"And that's not the only clue your tires can give you," Gus continued as they strolled back to Canton's car.  "Take the front tires.  If the outer edges are rounded and the inner edges are worn so they're jagged or fringed, it's a sign the wheels toe in too much. 

   "On the other hand, if only one of the tires in front shows this kind of wear, it's not the toe-in but a sprung axle or steering knuckle.  Then again, if they both wear, but one wears faster than the other, it's probably the camber."

   "That reminds me," said Canton when Gus had finished.   "A friend of mine has a front tire that looks like it's been through a siege of smallpox.  Big pieces are gouged out of the tread all the way around.  Does that mean anything besides hard use or running over sharp rocks?"

   "You bet it does," declared Gus.  "Either a wheel bearing is worn or else something's loose in the steering gear. Either trouble would make the wheel wobble and grind itself to pieces on the pavement.

   "Then take your lights," Gus continued.  "They're another good source of clues.  Between your lights and your ammeter, you ought to be able to find out anything you want to know about your ignition system.

   "Flickering lights, for example, are a pretty good indication that there's a short some place in the lighting circuit.  To find it, all you've got to do is turn on your headlights, then your side lights, and finally the dash and dome lights.  If the lights flicker in all three cases, you've traced the short to the tail light.  If they only flicker when the headlights are on, look in the headlight circuit.  The same thing holds true for the side lights and inside lights.    "If the lights flicker every time you switch on the ignition, look in the ignition circuit.  Lights that flare up when you speed up the motor mean that there's a loose connection somewhere in the battery and generator circuit."

   "Is there anything in all this stuff about smoky exhausts meaning trouble?" Canton asked.    "In a way, yes," agreed Gus.   "Of course, you're going to have a certain amount of exhaust smoke when the motor is cold, but when it starts to puff out in clouds, watch out.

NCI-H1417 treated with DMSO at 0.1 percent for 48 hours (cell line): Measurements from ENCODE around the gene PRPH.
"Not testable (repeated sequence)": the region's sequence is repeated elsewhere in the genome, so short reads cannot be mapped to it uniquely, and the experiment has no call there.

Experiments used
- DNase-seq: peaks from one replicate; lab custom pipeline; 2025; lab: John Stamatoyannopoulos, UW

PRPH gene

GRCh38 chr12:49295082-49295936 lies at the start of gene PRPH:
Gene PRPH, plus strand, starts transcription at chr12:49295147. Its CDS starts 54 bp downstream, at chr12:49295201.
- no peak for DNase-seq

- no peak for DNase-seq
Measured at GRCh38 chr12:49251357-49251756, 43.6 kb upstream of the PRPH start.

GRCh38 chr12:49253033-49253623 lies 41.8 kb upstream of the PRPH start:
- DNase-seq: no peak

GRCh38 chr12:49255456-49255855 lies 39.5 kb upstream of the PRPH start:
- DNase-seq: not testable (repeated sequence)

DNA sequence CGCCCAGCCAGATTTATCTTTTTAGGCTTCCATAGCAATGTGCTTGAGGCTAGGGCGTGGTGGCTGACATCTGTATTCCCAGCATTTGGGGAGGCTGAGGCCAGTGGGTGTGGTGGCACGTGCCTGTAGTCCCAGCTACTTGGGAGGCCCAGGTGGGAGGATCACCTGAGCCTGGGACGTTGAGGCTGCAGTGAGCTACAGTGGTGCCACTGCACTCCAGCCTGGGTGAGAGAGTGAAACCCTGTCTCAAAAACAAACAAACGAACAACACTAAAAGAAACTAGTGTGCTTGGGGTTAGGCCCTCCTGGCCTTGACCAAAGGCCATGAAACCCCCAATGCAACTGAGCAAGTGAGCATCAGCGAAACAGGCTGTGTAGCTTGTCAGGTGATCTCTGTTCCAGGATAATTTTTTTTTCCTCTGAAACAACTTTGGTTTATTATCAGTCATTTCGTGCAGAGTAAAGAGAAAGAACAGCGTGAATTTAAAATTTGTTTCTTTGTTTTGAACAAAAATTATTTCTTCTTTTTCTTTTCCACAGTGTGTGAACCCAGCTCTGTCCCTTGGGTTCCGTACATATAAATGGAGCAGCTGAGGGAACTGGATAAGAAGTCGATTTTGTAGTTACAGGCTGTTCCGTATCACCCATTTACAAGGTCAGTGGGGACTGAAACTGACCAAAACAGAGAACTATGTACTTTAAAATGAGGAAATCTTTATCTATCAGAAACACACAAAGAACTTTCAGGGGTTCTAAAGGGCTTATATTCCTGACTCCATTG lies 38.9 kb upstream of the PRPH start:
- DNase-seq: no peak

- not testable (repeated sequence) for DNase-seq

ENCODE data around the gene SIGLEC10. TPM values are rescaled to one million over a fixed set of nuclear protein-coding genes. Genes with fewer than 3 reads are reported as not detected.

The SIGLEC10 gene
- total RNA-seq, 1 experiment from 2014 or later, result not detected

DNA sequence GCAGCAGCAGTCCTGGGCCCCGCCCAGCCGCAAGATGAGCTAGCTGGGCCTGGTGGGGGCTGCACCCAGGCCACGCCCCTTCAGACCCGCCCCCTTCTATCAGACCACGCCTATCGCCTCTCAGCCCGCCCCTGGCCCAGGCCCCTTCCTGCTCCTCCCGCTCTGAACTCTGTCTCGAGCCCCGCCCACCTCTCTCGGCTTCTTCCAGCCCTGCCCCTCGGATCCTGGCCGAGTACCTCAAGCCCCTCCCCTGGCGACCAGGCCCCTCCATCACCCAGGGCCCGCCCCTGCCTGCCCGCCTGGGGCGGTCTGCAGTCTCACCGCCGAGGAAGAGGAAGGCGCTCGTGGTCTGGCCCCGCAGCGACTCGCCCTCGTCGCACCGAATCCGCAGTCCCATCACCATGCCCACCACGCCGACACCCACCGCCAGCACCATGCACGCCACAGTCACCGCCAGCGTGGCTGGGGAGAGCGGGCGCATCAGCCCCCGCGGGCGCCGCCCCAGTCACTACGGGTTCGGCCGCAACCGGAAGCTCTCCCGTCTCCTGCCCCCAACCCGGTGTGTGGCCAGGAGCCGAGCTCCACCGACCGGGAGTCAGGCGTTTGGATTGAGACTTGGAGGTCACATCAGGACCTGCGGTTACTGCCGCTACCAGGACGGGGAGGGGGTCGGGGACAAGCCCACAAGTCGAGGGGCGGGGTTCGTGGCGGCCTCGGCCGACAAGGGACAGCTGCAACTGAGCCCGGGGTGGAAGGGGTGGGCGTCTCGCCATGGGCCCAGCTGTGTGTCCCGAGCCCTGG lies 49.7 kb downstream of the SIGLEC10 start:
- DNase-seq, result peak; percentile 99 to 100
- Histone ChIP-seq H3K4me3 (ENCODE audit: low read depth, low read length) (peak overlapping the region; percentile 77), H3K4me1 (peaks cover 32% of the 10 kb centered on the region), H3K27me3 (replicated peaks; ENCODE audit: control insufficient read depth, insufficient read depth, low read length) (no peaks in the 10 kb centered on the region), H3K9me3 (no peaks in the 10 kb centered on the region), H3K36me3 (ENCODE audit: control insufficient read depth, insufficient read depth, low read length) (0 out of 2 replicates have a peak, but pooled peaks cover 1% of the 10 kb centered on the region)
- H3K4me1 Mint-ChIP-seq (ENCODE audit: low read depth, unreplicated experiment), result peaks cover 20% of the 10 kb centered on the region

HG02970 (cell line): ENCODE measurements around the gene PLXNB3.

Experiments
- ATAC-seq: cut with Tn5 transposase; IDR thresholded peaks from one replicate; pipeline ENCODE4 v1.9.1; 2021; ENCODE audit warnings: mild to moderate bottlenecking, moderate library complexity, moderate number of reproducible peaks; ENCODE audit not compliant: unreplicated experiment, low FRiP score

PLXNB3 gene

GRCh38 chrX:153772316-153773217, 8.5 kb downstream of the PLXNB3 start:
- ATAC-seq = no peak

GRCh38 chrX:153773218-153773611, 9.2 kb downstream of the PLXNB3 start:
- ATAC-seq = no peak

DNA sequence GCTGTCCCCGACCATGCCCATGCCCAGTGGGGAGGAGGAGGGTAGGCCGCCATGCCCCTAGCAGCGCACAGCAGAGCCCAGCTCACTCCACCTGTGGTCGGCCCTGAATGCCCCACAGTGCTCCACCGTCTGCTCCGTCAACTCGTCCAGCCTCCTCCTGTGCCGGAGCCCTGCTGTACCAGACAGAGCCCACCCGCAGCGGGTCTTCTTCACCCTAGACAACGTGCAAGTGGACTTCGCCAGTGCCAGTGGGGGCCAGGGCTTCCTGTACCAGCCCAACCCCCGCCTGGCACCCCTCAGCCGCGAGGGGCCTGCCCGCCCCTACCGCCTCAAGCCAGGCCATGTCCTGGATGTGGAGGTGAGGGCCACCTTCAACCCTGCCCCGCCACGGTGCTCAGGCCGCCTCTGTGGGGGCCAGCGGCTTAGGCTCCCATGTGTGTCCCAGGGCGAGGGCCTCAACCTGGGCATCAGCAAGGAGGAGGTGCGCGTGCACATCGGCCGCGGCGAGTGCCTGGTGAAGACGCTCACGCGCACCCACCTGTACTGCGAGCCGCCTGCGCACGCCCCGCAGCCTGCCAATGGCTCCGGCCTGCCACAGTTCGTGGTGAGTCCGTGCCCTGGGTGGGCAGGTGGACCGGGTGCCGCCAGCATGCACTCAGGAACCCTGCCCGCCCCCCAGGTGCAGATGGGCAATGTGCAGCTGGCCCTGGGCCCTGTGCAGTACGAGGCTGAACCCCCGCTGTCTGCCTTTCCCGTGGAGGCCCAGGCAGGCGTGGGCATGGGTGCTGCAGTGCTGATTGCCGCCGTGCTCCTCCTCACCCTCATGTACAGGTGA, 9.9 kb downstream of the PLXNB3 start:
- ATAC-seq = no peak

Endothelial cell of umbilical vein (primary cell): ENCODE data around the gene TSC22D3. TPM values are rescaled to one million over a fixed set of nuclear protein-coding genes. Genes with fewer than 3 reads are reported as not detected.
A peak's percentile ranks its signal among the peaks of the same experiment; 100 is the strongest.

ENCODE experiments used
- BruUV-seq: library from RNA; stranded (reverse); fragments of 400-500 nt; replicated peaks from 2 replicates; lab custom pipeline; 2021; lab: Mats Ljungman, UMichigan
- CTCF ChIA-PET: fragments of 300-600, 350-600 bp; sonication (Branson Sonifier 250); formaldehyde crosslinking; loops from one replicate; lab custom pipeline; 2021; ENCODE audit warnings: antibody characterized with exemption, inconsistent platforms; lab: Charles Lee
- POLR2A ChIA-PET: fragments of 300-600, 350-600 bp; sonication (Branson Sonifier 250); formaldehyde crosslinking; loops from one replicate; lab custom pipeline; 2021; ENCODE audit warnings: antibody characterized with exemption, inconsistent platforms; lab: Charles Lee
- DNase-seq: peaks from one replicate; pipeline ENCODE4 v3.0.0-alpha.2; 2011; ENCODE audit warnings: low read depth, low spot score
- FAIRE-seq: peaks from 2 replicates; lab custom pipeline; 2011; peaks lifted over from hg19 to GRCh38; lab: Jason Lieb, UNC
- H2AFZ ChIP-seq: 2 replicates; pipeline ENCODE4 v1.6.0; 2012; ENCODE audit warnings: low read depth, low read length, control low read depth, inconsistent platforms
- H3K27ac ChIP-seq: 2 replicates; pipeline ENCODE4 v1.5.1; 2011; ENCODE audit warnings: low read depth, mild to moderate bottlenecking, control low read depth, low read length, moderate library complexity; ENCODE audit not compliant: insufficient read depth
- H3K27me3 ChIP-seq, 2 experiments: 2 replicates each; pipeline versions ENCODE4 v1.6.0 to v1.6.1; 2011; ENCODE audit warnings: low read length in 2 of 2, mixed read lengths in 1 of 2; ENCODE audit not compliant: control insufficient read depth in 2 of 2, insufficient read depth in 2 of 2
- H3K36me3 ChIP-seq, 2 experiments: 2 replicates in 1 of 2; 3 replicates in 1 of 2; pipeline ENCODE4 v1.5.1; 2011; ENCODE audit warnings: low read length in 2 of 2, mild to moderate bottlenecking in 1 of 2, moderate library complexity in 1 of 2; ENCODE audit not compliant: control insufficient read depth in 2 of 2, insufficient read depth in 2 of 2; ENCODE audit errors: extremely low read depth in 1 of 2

"If it's white or light blue, you've probably got too much oil in the crankcase or else the oil you're using is too thin.  A black smoke that's smelly means the carburetor's set for too rich a mixture and a gray smoke shows a combination of both troubles.

   "But the exhaust isn't the only place where smoke will give a tip about the condition of your engine," Gus continued.  "The blue vapor that sometimes puffs out of the crankcase breather pipe will tell you a heap about your piston rings and cylinders."

   "What's the breather got to do with the piston rings?" asked Canton, puzzled.

  "Just this," Gus pointed out.   "If your rings or cylinder walls are worn, some oil is bound to work past them into the cylinders, where it'll burn and be blown back into the crankcase.  Naturally if it gets into the crankcase, it's going to leak out through the breather.  If it just sort of floats out, it probably doesn't mean much but when it comes out in puffs you can be pretty sure one of the pistons is leaking."

   "Gosh, you're a regular Sherlock Holmes when it comes to detecting the faults in cars."  Canton exclaimed admiringly as he touched the starter button.

   "Well, you need to be to run a garage," Gus told him, "you've got to use your eyes and your ears as well as your hands to get along.  No sense getting all messed up with grease and oil when you can find out things lots easier by looking and listening."

END